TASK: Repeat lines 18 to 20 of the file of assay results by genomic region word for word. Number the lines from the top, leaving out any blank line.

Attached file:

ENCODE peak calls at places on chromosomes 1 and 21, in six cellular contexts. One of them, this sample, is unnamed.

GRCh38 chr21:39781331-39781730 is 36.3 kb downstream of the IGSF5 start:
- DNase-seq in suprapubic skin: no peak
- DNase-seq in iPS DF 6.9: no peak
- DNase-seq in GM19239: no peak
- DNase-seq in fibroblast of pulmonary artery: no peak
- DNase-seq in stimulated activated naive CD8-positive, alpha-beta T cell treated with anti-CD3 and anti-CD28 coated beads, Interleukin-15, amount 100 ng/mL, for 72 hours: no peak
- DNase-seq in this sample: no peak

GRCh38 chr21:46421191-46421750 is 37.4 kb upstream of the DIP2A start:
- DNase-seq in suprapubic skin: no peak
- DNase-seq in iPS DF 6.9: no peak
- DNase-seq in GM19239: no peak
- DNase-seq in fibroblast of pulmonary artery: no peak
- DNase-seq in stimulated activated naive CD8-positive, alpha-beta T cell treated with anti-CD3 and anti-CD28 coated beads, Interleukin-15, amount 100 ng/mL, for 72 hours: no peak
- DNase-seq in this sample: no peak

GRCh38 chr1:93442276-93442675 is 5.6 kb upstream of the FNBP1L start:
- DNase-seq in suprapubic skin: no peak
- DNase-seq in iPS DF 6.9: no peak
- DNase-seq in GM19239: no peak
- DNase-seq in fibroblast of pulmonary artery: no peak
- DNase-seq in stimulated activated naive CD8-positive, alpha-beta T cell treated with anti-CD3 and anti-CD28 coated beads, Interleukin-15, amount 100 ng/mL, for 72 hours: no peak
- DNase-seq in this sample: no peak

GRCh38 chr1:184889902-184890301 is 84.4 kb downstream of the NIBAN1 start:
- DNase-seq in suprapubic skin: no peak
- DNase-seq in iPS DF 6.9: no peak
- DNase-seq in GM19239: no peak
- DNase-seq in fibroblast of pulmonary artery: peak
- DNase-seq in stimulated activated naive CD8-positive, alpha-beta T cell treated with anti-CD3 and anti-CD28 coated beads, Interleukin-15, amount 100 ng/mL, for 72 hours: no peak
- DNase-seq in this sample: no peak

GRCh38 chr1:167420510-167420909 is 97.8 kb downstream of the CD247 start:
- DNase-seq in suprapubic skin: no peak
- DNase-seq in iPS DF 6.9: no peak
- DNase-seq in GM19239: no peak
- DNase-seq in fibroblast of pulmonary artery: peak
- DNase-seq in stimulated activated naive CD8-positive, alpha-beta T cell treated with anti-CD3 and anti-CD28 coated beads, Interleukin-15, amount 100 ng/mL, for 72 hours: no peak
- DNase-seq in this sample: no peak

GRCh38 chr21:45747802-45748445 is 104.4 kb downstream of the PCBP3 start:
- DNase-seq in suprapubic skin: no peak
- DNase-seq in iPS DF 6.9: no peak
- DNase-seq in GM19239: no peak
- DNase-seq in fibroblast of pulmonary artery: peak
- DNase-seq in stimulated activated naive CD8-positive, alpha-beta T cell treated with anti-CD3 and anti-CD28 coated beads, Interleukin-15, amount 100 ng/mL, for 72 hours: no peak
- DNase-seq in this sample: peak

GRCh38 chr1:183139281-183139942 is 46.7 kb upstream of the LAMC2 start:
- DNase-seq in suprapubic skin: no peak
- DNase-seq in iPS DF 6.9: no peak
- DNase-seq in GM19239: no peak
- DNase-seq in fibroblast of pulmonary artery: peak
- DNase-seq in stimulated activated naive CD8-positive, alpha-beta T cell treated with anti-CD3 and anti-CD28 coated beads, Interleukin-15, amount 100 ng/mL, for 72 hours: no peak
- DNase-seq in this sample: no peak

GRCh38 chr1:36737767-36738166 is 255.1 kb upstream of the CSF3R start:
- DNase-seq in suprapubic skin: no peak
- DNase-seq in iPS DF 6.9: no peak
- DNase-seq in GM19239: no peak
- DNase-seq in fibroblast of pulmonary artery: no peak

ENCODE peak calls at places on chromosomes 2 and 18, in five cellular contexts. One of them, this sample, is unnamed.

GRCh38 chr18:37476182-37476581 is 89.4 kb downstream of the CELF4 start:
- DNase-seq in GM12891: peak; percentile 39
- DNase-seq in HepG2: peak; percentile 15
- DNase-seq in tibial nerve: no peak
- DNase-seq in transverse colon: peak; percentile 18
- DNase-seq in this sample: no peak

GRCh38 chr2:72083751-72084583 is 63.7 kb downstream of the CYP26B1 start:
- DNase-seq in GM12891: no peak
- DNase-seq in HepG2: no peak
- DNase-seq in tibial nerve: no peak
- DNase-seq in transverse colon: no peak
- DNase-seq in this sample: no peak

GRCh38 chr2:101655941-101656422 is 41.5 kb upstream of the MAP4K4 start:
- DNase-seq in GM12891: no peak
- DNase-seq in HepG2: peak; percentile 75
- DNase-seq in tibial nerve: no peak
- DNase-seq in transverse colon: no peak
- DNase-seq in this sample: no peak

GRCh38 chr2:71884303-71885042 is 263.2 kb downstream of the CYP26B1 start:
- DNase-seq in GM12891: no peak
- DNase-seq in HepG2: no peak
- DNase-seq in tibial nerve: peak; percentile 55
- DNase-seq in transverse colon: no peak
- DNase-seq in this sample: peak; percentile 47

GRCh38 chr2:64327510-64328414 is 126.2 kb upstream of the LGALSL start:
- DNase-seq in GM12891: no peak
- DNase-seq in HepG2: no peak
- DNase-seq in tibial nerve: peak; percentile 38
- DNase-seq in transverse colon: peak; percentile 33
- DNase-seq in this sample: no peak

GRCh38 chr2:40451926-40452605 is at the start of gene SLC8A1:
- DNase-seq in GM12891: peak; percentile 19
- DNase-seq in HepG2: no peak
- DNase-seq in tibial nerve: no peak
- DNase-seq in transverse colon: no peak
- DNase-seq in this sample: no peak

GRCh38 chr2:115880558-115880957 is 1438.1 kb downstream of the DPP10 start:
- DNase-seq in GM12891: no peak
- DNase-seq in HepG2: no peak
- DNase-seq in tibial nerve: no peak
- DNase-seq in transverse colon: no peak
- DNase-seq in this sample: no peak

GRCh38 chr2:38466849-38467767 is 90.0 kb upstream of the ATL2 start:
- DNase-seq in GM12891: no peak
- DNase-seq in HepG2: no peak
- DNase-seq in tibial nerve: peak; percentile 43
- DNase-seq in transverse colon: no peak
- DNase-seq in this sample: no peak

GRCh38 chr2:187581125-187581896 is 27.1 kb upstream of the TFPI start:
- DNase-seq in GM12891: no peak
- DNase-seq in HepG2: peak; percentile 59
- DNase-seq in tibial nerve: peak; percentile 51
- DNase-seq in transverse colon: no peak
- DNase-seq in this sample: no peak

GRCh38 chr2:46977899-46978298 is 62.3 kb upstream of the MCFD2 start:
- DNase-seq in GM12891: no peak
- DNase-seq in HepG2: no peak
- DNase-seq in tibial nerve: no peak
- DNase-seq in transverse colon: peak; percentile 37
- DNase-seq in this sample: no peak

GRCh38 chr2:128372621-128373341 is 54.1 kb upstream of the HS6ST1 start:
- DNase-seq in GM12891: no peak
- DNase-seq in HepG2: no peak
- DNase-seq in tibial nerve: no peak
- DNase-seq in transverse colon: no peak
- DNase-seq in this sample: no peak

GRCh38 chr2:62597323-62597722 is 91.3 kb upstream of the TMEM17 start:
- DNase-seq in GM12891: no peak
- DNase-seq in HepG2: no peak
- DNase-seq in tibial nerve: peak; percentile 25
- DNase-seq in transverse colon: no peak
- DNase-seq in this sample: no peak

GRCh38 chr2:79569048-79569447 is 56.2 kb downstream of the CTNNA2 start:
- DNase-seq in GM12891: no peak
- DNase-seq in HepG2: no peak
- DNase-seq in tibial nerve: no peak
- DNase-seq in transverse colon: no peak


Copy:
- DNase-seq in iPS DF 6.9: no peak
- DNase-seq in GM19239: no peak
- DNase-seq in fibroblast of pulmonary artery: no peak